Hi, I'm Kim Nguyen.

I'm a web designer who can't write good and wanna learn to do other stuff too. My brain is a rabbit hole of associative thought, like looking at Wikipedia and coming up for air six hours and twelve linked articles later, but hey, now you've confirmed that Alfred Bester's sci-fi novel The Demolished Man has nothing to do with dystopian cinematic classic Demolition Man. I'm not cocky, “kim” really is “gold” in Vietnamese.

Parallel Lives

I picked up Aksys' Virtue's Last Reward again after a long break. It's a game that I hold at a distance, scrutinizing its intents and how it pulls its strings, as I find it difficult to immerse myself in its stories and characters. It's pretty much the Saw horror movie franchise with 75% less gore; it's scene after scene where the characters' lives are dependent upon solving Rube Goldberg-type puzzles set by an in-game gamemaker, Zero. This game is "dark" so of course Zero includes the prisoner's dilemma, resulting in all players distrusting each other to the point where learning anything about them is arduously drawn-out. By the way, your player character is a pervy cretin that cannot wait to make his next upskirt and/or dick joke and it's just like…Sigma. Calm. The Fuck. Down.

The plot is garbage, the characters and their designs are dumb, and I am a sucker for escape-the-room games. Them's the breaks. The puzzles are fine: you look for glowing objects in the room, combine them or plug them into various slots or keyholes, and sometimes they include cryptic, potentially plot-related messages. Beyond the instances of foreshadowing in the puzzles (mentions of "the lion" and "the sun" which 16 hours in have yet to pay off), I wish more of the puzzle-solving actually felt tied to the story.

Virtue's one memorable mechanic, though, is all about how it lets you explore its story. It's the first game I've encountered that, diagetically amongst characters within its world, addresses its own branching narrative system. The decision tree is completely exposed to the viewer. At any point where the player has control, the interface has a "FLOW" button that shows a chart with every plot instance and the forking paths. You can tell by the length of some branches which paths will lead to an abrupt demise, though the game stops the player from going straight down the longest path too early in the experience. If you try to cut straight to endgame, you'll find a "TO BE CONTINUED…" scenario due to missing information to be discovered in another path.

The story tree is pretty much a lie. You can play segments of the game in an order of your choosing, but ultimately you will need to go down most of the paths, including those you wish you wouldn't. This is not your story. Admittedly, I have trouble role-playing mean in games—my first times through Virtue's, at every instance of the prisoner's dilemma, I chose to ally, but it turns out I'm here to win and not to make friends. You have to betray someone to unlock a piece of information that could save everyone's lives…eventually. Maybe. I haven't beaten the game yet. Either way, Sigma's story has the window dressing of customization, but the game clearly has a set path for him.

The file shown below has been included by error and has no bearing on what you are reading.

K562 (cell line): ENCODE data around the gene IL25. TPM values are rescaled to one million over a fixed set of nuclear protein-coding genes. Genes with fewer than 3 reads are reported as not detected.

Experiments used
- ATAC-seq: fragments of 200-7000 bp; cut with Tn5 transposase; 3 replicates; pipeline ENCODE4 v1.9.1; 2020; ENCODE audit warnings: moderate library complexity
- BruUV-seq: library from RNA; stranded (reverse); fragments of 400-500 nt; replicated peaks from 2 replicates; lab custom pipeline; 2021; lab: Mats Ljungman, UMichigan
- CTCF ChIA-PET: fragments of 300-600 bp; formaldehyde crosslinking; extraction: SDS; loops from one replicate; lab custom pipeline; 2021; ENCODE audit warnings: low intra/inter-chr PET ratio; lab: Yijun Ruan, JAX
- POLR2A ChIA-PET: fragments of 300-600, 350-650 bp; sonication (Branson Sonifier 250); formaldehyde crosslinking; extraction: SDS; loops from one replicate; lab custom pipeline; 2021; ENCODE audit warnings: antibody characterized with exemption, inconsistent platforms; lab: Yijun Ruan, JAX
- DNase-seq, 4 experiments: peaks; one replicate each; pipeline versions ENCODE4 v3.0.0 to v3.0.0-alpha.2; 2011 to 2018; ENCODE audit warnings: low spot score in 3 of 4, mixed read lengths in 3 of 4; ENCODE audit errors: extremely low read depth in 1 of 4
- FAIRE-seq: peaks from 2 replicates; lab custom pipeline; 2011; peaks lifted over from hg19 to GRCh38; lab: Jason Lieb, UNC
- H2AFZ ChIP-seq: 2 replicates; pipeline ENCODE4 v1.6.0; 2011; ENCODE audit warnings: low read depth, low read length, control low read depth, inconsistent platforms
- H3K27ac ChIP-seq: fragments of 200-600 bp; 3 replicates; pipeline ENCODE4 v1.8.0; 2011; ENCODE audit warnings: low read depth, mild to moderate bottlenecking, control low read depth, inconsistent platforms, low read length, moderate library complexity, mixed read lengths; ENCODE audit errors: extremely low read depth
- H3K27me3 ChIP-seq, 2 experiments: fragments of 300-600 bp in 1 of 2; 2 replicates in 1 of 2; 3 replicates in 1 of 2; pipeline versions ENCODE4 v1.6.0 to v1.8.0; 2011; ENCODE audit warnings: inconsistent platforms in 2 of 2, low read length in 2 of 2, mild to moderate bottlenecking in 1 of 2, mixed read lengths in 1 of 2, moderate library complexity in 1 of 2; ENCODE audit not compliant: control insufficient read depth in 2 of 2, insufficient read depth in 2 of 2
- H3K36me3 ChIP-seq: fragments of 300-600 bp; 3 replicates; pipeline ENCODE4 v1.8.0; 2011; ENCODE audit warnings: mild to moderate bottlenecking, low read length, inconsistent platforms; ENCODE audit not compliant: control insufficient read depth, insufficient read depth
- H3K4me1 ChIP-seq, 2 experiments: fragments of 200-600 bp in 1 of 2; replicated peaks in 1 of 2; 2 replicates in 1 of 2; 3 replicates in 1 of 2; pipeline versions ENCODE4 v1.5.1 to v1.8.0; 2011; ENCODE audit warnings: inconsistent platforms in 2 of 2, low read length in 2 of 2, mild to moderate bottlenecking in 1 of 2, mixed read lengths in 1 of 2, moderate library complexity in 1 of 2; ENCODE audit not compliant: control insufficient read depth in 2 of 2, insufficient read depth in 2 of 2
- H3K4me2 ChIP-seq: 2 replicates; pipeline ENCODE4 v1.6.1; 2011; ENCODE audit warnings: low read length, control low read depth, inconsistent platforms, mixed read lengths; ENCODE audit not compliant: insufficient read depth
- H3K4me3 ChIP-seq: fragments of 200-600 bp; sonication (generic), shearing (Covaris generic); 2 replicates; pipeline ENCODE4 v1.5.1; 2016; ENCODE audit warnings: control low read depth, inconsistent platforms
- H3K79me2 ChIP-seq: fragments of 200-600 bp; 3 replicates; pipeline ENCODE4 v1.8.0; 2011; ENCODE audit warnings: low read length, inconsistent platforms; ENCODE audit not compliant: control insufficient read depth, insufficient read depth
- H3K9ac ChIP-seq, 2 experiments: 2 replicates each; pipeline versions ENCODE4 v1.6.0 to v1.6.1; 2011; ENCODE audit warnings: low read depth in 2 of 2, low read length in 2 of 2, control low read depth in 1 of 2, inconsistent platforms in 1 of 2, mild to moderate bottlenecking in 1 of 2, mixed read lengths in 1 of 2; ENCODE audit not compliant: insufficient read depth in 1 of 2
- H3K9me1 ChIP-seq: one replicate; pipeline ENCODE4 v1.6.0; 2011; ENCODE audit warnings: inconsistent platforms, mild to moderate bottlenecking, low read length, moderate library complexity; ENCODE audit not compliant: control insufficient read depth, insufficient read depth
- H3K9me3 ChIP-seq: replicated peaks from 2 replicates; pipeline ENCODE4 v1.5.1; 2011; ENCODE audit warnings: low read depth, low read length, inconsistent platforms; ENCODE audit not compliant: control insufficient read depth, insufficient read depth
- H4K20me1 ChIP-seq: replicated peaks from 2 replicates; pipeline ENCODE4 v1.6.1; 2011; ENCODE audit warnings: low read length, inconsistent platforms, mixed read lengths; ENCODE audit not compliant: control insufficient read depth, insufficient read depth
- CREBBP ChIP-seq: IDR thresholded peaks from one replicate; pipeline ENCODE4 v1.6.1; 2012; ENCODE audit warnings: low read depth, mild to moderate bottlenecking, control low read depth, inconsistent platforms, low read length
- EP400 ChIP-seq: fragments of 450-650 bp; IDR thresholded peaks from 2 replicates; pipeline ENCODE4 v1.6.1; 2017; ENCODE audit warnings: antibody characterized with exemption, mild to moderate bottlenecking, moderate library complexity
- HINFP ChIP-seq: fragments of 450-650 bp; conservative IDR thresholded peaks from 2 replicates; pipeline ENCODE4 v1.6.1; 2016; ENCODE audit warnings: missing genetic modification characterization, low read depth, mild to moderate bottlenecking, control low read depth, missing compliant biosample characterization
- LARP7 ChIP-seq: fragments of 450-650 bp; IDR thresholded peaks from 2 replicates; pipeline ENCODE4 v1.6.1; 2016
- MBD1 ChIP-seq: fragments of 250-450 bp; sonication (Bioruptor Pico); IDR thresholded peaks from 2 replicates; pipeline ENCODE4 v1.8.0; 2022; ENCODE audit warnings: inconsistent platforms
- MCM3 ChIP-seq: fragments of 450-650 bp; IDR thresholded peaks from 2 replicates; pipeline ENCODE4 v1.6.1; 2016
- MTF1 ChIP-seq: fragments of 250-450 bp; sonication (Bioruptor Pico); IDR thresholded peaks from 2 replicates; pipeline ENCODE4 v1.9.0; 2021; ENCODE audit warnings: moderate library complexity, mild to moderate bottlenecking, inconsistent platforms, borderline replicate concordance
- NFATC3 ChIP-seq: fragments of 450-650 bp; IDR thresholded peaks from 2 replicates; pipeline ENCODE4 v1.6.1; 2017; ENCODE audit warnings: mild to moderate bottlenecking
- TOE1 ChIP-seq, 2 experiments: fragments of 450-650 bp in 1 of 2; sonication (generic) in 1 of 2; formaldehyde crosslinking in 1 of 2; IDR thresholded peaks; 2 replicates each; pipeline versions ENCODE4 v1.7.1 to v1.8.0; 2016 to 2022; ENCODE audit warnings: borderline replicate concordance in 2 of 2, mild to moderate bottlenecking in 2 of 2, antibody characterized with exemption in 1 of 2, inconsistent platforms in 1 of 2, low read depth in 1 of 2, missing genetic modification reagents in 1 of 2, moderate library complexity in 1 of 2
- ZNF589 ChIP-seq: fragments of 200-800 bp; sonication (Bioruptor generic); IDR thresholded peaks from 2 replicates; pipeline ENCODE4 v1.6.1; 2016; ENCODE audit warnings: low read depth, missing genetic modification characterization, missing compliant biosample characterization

The game also has expectations of you, Sigma's invisible hand, and it thinks you're an optimizing asshole. At branching points, decisions made by non-player characters in a previously played path will not be consistent the second time through. Sigma will say that this is not what happened last time, and the other characters will basically respond, "What last time?"

This is a missed opportunity. I love the idea that the game will respond to the act of replaying. Games that feature romance expect a lot of replay, because in video games, we're all serial monogamists: you want to date everyone because it's fun to recontextualize characters in different relationship dynamics. I find it rare that anyone settles down with the first NPC they get with. (Note I said rare, Garrus waifus.) Even outside of romance, games allow for mistakes, and saving and reloading allow players to undo those errors. I was excited at the prospect of a game that responds to players overriding choices. I mean, it'd be cool to see an ex from a previous save chew you out for going with someone new, or even a character from the current playthrough responding to the optimization of a relationship. Game dev Robert Yang has some great thoughts about the agency of programs in relationships with those that use them: "There is an inherent power dynamic that prevents software from ever meaningfully negotiating with humans… An AI cannot quit playing, nor protest when you begin reloading savegames to achieve optimal outcomes."

What if the AI could protest, though? It's a cool question, and Virtue's has an inkling of that. Unfortunately, Virtue's is too enamored with what it perceives as cleverness to do anything with the actual interesting bits. It's like a Neal Stephenson wannabe, using pulpy characters and plotting to show off how smart it actually is in errata and worldbuilding, with notes strewn about with content ranging from Knox's Ten Commandments for writing a mystery to integer factorization. It's one nam shub away from being totally insufferable. Not much actually changes between Sigma and the rest of the cast when jumping between the branches: at worst, someone you've betrayed now distrusts you more than the last time. One other character that's also cognizant of the parallel realities mostly rolls their eyes at Sigma's incompetence. The game pokes at thinking about the consequences of replay, but it's mostly there to move the plot along. There's no emotional pushback from reliving and changing events. You don't have much choice in how to treat others—someone always gets hurt, but you're not given a reason to care.